Jump to content

Finding Typos That Spell-Checker Missed - Part II

Recommended Posts

Over a year ago, I posted an article from my Grammar Tips & Tidbits newsletter (formerly known as Weekly Grammar Tips) called "Finding Typos That Spell-Checker Missed." I received a great response from my readers as well as my fellow VAnetworking members, so I wrote a sequel! In this post, I'll be adding to the list of common typos that spell-checker won't catch.


When we're typing at light speed, it's very easy to skip or transpose letters. Most of the time, these mistakes result in non-words that spell-checker immediately recognizes as errors. However, we sometimes leave behind legitimate words with totally different meanings than the words we intended to type. These typos are real words, so spell-checker doesn't recognize them as errors.


Here are some additional examples of these tricky typos:

  • an vs. and
  • are vs. area
  • bank vs. blank
  • bee vs. been
  • card vs. care
  • choked vs. chocked
  • contact vs. contract
  • diner vs. dinner
  • ever vs. every
  • feel vs. fell
  • files vs. flies
  • how vs. hot
  • is vs. it
  • not vs. now
  • on vs. one
  • our vs. out
  • posed vs. posted
  • provide vs. provider
  • pubic vs. public
  • quit vs. quite
  • rogue vs. rouge
  • sacred vs. scared
  • star vs. start
  • stated vs. started
  • stop vs. stoop
  • thing vs. think
  • trail vs. trial
  • who vs. how

More than anything, this list illustrates the importance of proofreading your writing—and not relying on your spell-checker! In the first post on this topic, we discussed a number of proofreading techniques for spotting these types of mistakes. If you missed it, you can read it here.


We're all pressed for time, which makes it difficult to re-read all the correspondence we send from our computers. However, if there's any chance that the recipient of your writing will be less than impressed with typos scattered throughout your e-mail message, it's crucial to proof every word before hitting the "Send" button!


Share this post

Link to post
Share on other sites


Thanks for this, Angela, and thanks for the link to your original post about this topic. We all seem to be moving at the speed of light - typing AND when we have to proofread something - so I'm sure I'll find your tips quite useful. It is part of my spazzy nature to be in 5th gear most of the time. This is a good thing, for the most part, as it lends to my multi-tasking/"juggling" skills which I prize as one of my strong points, but it also means that I have to force myself to slow down and really READ what I'm looking at when proofing. I have a feeling that most of us VA's are in this same boat, so your tips are sure to be super useful to many!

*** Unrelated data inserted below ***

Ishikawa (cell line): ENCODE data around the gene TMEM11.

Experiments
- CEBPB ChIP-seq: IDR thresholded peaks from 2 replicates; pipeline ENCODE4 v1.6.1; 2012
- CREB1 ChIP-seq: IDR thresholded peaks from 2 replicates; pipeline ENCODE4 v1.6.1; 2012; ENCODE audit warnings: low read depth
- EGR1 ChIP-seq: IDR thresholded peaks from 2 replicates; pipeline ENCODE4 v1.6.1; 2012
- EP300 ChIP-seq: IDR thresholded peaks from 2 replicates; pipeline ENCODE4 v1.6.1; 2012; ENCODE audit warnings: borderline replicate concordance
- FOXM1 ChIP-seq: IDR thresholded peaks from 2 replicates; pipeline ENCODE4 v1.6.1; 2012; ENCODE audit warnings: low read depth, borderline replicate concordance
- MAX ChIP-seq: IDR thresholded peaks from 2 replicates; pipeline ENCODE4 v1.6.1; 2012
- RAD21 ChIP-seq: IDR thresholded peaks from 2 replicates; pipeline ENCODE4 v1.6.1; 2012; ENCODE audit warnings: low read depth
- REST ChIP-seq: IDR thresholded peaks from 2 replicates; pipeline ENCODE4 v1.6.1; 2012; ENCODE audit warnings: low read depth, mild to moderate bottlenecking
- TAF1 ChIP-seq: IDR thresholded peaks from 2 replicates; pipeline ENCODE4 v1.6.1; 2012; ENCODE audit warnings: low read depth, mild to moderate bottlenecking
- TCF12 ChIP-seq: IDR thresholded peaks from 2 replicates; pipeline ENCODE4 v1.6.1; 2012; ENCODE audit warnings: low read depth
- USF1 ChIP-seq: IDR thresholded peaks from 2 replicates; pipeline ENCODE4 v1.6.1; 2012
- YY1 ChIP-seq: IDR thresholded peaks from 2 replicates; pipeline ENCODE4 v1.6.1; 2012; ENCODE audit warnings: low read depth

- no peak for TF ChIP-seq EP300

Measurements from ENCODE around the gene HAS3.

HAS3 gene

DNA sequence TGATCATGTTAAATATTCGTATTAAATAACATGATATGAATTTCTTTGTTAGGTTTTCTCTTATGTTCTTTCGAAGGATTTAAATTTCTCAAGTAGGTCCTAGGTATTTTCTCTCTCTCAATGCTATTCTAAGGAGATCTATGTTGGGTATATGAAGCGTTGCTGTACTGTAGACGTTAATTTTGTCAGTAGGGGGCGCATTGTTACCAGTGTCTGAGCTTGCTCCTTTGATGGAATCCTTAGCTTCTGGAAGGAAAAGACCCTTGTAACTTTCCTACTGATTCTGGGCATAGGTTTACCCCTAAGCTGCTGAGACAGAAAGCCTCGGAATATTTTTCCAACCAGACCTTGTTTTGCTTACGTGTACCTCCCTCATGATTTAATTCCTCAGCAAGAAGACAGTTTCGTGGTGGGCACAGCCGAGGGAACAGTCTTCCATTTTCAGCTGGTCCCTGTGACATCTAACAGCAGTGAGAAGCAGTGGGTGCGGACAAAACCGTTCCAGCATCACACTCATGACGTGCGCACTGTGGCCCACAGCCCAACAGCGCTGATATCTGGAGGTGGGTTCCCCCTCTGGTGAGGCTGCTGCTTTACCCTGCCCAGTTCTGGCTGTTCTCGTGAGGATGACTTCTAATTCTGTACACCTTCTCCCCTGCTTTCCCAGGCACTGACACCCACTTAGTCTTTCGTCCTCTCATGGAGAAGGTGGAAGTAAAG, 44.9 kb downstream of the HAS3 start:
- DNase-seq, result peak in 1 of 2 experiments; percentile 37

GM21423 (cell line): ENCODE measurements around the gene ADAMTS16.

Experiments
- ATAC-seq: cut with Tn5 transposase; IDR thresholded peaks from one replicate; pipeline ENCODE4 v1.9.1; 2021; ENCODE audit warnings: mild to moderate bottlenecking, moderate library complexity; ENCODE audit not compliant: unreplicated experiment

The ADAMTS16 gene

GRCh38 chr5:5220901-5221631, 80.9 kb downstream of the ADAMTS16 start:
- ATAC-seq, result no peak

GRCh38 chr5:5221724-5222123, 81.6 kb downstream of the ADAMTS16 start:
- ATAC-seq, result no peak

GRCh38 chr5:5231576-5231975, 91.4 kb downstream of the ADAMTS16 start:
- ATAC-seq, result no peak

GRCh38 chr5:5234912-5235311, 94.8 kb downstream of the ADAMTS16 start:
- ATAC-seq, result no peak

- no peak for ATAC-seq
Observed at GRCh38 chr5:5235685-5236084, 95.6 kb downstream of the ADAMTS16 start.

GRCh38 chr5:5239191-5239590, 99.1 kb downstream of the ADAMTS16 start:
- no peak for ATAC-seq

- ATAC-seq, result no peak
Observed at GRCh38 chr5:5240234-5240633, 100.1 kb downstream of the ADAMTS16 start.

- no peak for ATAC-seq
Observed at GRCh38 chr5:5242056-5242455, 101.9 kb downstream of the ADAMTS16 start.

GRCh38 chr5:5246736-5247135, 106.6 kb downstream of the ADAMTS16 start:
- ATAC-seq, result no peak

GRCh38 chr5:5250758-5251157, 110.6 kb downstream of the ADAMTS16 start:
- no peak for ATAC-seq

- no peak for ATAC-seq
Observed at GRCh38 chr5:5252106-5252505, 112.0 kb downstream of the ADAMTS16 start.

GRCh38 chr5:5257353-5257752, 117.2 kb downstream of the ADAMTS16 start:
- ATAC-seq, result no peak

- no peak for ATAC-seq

Thanks again!


Marie :balloon:

Deadline Met VA Services

Share this post

Link to post
Share on other sites
Guest LMFaust

Thanks Angela! One should never rely exclusively on spell check! Correct spelling of the wrong word in usage can happen too easily as your lists illustrate.

Share this post

Link to post
Share on other sites

Thanks, Angela!


I'm so glad you shared this, I caught myself last night about ready to send an email that was full of typos and grammar issues. If I hadn't taken the time to read it, my client would have thought I was smoking crack!!! rolf


Seriously, though, this is an important topic and I appreciate you posting a link to your first writings on the subject! We all need a reminder to slow down and make sure our words make sense before we put them out there for all to see.



Share this post

Link to post
Share on other sites

Thanks for your comments, ladies! I'm glad you found this helpful.


Our fingers really have memories of their own sometimes. For example, my husband's name is Justin, so every time I type the word "just," I find myself typing "justin" purely out of habit. I can only imagine what my clients would think if I sent an email with "justin" scattered throughout! LOL :blink:


It's definitely tempting to hit the "Send" button before proofreading an email, but I almost always find something that needs to be clarified or corrected, so for me it's worth the effort. It also improves general communication with my clients, which is a huge bonus!


Thanks again,





Share this post

Link to post
Share on other sites

Join the conversation

You can post now and register later. If you have an account, sign in now to post with your account.

Reply to this topic...

×   Pasted as rich text.   Paste as plain text instead

  Only 75 emoji are allowed.

×   Your link has been automatically embedded.   Display as a link instead

×   Your previous content has been restored.   Clear editor

×   You cannot paste images directly. Upload or insert images from URL.

  • Want to Become a VA?
    Invest in The VAC!
    How Do YOU Startup A

    Virtual Assistant Organization Association
    Upgrade Your FREE Account & Receive Today...
    * Access to Our Bus JOB Board *
    * Group Coaching & Training*
    *Training Tracks*
    * Private Mastermind Area *
    * Business Templates *
    * Contracts & Forms*
    * Plus VAinsider Perks! *

    Virtual Assistant Organization Association

    Virtual Assistant Organization Association

    HootSuite - Social Media Dashboard

  • Create New...

Important Information

By using this site, you agree to our Terms of Use.